Eric-Hilton

ATTORNEYS CORNER: H. Eric Hilton, Esq. — Supreme Success

Eric Hilton was born and raised in metropolitan Washington, D.C., where he grew up admiring the achievements of a man who served there on our nation’s highest court for nearly 25 years – Supreme Court Justice Thurgood Marshall. “His death in 1993 came at a time when I was considering my ultimate career path. His life as a social engineer and its impact inspired me to pursue a career in law,” says Hilton.

That same inspiration has influenced Hilton to carve his own diverse line of impressive accomplishments. After receiving a Bachelor of Science degree from Hampton University and a Juris Doctorate from the George Washington University Law School, Hilton joined a boutique Labor and Employment law firm focusing on the hospitality industry. His career trajectory was placed on a fast track, even trusted by this law firm to examine his first witness in court the Monday after receiving his bar results. That position led directly to him being  hiring as general counsel at age 35 for the country’s oldest and largest minority-owned construction company, H.J. Russell & Company. He was elevated to senior vice president, before returning to private practice.

Hilton is currently partner at Freeman Mathis & Gary LLP in Atlanta. He also serves on the Board of Directors for Atlanta Habitat for Humanity Inc. and the Latin American Association, and is a member of 100 Black Men of Atlanta Inc., a 2012 Alumnus of Leadership Atlanta, and serves on Fernbank Museum’s Corporate Leadership Council.

1.  Very impressive to make General Counsel at 35. Do you leverage this experience to your benefit today?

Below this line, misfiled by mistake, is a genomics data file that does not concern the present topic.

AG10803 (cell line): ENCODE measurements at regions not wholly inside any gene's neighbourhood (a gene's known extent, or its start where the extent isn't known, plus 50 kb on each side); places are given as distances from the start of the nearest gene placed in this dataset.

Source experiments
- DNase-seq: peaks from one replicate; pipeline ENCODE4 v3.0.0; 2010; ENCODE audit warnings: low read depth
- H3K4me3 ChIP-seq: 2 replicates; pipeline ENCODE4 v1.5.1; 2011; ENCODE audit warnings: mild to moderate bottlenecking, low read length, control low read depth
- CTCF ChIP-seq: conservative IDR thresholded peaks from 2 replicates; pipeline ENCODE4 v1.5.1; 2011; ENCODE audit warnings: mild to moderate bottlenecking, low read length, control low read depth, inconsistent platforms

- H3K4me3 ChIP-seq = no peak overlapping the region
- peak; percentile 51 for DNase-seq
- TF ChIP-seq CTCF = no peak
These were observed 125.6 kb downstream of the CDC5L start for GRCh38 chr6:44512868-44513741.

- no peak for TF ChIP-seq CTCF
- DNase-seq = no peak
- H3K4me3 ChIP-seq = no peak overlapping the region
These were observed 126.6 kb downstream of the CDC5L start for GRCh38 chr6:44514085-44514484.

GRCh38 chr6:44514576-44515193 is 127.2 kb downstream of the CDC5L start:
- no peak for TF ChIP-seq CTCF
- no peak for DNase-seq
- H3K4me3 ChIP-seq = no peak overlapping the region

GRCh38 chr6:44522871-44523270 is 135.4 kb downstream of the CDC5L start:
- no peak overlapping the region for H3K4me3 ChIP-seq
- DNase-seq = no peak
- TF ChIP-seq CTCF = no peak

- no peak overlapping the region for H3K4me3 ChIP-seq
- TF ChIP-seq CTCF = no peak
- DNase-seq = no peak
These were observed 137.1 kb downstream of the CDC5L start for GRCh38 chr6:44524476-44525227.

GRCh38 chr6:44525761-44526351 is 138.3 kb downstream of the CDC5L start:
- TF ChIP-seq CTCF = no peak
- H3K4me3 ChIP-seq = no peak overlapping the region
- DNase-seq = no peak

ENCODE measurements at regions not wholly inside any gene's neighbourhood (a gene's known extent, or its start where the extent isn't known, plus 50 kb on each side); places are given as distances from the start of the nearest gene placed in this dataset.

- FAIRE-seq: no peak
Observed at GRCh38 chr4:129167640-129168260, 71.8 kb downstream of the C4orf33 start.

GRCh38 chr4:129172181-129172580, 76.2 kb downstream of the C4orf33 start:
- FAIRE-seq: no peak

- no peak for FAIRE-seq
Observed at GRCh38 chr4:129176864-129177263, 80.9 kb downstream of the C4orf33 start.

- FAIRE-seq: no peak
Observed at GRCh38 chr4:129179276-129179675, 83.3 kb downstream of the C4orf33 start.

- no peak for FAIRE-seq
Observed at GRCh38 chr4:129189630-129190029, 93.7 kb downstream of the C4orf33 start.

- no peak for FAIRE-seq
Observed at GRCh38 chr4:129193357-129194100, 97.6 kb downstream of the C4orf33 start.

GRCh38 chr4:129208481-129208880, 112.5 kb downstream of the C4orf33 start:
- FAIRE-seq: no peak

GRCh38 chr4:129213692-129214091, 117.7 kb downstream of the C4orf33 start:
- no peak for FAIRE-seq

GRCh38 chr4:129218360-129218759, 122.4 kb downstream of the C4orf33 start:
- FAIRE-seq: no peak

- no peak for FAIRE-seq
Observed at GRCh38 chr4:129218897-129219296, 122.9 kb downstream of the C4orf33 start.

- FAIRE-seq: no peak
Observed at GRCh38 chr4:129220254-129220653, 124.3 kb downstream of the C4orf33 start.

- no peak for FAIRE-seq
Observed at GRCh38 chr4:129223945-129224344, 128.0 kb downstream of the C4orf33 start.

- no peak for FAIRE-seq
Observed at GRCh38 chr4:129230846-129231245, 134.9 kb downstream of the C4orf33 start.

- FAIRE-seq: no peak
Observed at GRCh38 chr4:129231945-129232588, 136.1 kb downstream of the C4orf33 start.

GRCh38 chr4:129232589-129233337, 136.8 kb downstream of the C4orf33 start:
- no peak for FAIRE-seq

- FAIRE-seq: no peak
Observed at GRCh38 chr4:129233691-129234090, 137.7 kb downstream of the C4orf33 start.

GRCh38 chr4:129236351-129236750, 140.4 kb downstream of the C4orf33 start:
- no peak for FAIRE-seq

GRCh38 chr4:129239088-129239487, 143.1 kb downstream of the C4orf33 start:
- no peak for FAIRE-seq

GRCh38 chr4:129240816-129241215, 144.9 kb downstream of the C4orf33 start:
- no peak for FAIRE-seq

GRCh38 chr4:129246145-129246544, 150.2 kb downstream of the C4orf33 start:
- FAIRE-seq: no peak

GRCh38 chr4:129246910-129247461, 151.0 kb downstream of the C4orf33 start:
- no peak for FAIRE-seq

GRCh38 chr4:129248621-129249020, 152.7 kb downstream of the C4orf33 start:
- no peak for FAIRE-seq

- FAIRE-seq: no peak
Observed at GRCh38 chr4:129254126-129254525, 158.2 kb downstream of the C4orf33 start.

I believe my private practice and in-house background allow me to better serve my clients from a unique perspective; whether in the board room or the courtroom. In additional to my trial work, my 10 years of experience as an in-house general counsel provides me with an invaluable perspective as to what clients truly value as legal service consumers. As a “hands on” general counsel, I continued to personally handle union negotiations and employment matters which kept my skills sharp. I also served as the administrative head of human resources. Additionally, I oversaw general liability matters arising out of the firm’s property management operations. These experiences, upon returning to private practice, allowed me to grow a broad-based diversified practice which presently includes construction, L&E and general liability.

2. Tell us about FMG. What are the synergies there for you?  

Freeman Mathis & Gary is a national law firm with more than 120 lawyers. The firm is a general practice firm and truly on an upward trajectory. We have outstanding lawyers who not only know how to try cases, but are decent and ethical people. I had a recent jury trial and the input from my law partners through our “round table” process (which is required for all cases going to trial) was invaluable in formulating strategy and achieving a great result. Moving my practice to FMG was a smooth transition and well-received by my clients. My goal is to continue to grow my practice and 2017 was my best year yet.

3. You have been on the short list for several prominent legal positions in Atlanta.  With that said, you strike me as very happy in your present role. What does the future hold for H. Eric Hilton, Esq.   

In the words of Thurgood Marshall, I believe that we as lawyers are “social engineers,” with an obligation to improve society and the lives of others. For this reason, I have sought leadership roles in civic and service organizations that share this purpose. Making a positive mark for the benefit of others drives me day-by-day. So I am just going to continue to do what I do, and hold myself to the highest ethical professional standards in my execution. I will strive to surround myself with people who share that perspective. In my career, I have found that “hard work leads to opportunity” and “discipline leads to rewards.” With that said I will probably die with an open file on my desk. AT

(PHOTO CREDIT: Law.com)

 

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